Roger W. Kiser, M.D.; William J. deGroot, M.D.; E. R. McFadden Jr., M.D., F.A.C.P.
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Fourteen asthmatic subjects were studied during acute attacks of bronchospasm to determine when clinical manifestations of the disease would disappear in relation to the changes in pulmonary function. After base-line measurements were taken, each patient was given identical therapy, at hourly intervals, for a minimum of 5 hours, and serial observations were made. We recorded subjective complaints (dyspnea and wheezing) and objective findings (retraction and rhonchi) and correlated them with changes in physiology. Loss of subjective complaints occurred with one to three treatments, and the physiologic data improved as follows: airway resistance (RA), 43% change from baseline; specific conductance (SGa),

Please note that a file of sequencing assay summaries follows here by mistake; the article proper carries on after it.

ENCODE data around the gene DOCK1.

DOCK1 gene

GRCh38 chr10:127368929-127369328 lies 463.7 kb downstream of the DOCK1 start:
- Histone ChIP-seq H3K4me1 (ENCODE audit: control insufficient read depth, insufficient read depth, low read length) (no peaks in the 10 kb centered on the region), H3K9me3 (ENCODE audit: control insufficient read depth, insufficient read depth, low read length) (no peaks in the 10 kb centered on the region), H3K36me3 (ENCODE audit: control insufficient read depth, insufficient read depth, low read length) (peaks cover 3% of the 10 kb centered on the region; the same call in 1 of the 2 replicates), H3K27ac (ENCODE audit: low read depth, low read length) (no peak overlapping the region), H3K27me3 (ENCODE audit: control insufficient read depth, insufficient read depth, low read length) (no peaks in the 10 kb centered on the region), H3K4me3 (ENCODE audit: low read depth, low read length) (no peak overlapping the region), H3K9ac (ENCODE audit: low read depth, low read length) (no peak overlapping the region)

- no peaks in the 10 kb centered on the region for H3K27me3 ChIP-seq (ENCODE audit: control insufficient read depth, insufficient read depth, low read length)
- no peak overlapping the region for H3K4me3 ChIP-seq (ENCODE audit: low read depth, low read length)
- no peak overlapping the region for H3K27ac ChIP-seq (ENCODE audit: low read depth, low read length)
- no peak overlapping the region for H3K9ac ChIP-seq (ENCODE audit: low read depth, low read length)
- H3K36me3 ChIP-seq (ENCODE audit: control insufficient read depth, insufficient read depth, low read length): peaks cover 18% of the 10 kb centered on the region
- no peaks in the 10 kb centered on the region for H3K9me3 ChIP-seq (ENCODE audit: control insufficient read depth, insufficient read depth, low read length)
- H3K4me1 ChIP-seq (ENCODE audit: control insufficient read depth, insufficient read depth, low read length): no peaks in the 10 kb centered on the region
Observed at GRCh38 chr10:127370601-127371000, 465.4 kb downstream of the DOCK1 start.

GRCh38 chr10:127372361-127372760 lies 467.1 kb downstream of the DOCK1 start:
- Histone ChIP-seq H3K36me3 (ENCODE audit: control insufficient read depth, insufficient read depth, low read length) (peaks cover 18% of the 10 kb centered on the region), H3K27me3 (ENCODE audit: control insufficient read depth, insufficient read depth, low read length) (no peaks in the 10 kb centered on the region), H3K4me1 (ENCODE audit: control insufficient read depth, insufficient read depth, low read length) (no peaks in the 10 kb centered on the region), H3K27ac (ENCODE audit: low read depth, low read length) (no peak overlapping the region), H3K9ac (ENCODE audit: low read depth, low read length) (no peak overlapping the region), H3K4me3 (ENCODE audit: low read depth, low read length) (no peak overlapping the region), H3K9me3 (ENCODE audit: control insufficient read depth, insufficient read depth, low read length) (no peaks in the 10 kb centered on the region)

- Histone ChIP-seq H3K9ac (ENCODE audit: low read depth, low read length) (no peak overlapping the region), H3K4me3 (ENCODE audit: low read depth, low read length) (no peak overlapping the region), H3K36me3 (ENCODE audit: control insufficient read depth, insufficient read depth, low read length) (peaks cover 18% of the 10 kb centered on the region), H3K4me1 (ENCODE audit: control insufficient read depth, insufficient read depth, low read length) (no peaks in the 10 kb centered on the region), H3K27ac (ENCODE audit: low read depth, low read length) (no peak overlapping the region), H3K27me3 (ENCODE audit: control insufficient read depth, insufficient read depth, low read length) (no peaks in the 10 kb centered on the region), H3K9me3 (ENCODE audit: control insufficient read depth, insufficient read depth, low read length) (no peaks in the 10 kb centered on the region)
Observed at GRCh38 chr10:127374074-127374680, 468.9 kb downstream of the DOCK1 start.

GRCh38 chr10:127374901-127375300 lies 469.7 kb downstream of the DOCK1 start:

Roger W. Kiser, William J. deGroot, E. R. McFadden. Acute Bronchial Asthma—Response to Treatment as Measured by Symptoms, Signs, and Pulmonary Function Studies.. Ann Intern Med. 1972;76:880. doi: 10.7326/0003-4819-76-5-880_1
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Published: Ann Intern Med. 1972;76(5):880.
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Print ISSN: 0003-4819 | Online ISSN: 1539-3704
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